Molly Ivins Can't Say That, Can She? - Molly Ivins Summary
Whether she's writing about redneck politics in her native Texas or the discreet charms of Bushwazee, Molly Ivins in never less than devastatingly honest—and hilarious. Our toughest, funniest, and savviest columnist delivers the goods on: -Texas politics: "Well, our attorney general is under indictment. He ran as 'the people's lawyer'; now we call him 'the people's felon.'" -The flag burning debate: "Bush's last birthday cake was in the form of the American flag, and he ate it—stars, stripes, and all. Think about where that flag wound up—I call that desecration." -Beign a woman in Texas: "There are several strains of Texas culture: They are all rotten for women... One not infrequently sees cars or trucks sporting the bumper sticker "Have fun—beat the hell out of someone you love." From the Trade Paperback edition.
A Love Letter Life - Jeremy Roloff,Audrey Roloff Summary
NEW YORK TIMES BESTSELLER More than 2.3 million people watched as Jeremy and Audrey Roloff shared their vows and committed their lives to each other. Now for the first time, the former co-stars of TLC's hit show Little People, Big World share their imperfect, resilient, and inspiring love story. As Jeremy and Audrey write, if you can fall into love, you can fall out. True love is something you choose to live out each day through your actions, decisions, and sacrifices. To find and still seek, now that is love. From the moment you meet your potential spouse, you can be intentional about shaping a beautiful love story, uniquely written for who God created you both to be. Whether you're single and searching, in a serious dating relationship, or desiring to love your spouse better, Jeremy and Audrey equip you to pursue an intentional, creative, and faithful love story by sharing theirs. The journey to their wedding day was the culmination of a bumpy and complicated dating relationship. From health problems, to emotional walls, to being separated by one thousand miles, the couple faced daunting obstacles. But their unique approach to dating empowered them to write an uncommon love story and prepared them for married life. Because as beautiful as their wedding was, the Roloffs made a point to prepare more for their marriage than their wedding day. Told through both Jeremy's and Audrey's voices, A Love Letter Life tells a passionate and persevering story of relatable struggles, hard-learned lessons, practical tips, and devout commitment. In these pages, they encourage you to stop settling for convenient relationships, offer perspective on male and female differences in dating, tackle tough topics like purity, give their nine rules for fighting well, suggest fun ideas for connection in a world of technology, and provide fresh advice on how to intentionally pursue a love story that never ends.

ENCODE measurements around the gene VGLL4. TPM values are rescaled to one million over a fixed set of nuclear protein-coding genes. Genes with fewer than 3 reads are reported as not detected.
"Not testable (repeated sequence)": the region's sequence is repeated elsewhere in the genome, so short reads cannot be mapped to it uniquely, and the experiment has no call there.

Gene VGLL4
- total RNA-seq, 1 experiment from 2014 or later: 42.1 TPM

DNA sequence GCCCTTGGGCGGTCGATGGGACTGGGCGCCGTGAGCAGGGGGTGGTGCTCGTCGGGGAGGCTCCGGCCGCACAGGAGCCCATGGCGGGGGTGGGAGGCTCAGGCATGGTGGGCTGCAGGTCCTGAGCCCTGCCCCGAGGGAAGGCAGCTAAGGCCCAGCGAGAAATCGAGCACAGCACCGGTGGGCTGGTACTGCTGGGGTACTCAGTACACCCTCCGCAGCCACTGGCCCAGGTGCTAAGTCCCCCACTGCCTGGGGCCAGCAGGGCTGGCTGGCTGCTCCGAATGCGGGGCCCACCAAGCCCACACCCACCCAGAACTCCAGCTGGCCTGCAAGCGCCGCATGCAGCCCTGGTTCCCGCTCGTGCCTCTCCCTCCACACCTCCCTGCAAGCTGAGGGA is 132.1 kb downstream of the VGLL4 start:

Molly on the Range - Molly Yeh Summary
In 2013, food blogger and classical musician Molly Yeh left Brooklyn to live on a farm on the North Dakota-Minnesota border, where her fiancé was a fifth-generation Norwegian-American sugar beet farmer. Like her award-winning blog My Name is Yeh, Molly on the Range chronicles her life through photos, more than 120 new recipes, and hilarious stories from life in the city and on the farm. Molly’s story begins in the suburbs of Chicago in the 90s, when things like Lunchables and Dunkaroos were the objects of her affection; continues into her New York years, when Sunday mornings meant hangovers and bagels; and ends in her beloved new home, where she’s currently trying to master the art of the hotdish. Celebrating Molly's Jewish/Chinese background with recipes for Asian Scotch Eggs and Scallion Pancake Challah Bread and her new hometown Scandinavian recipes for Cardamom Vanilla Cake and Marzipan Mandel Bread, Molly on the Range will delight everyone, from longtime readers to those discovering her glorious writing and recipes for the first time.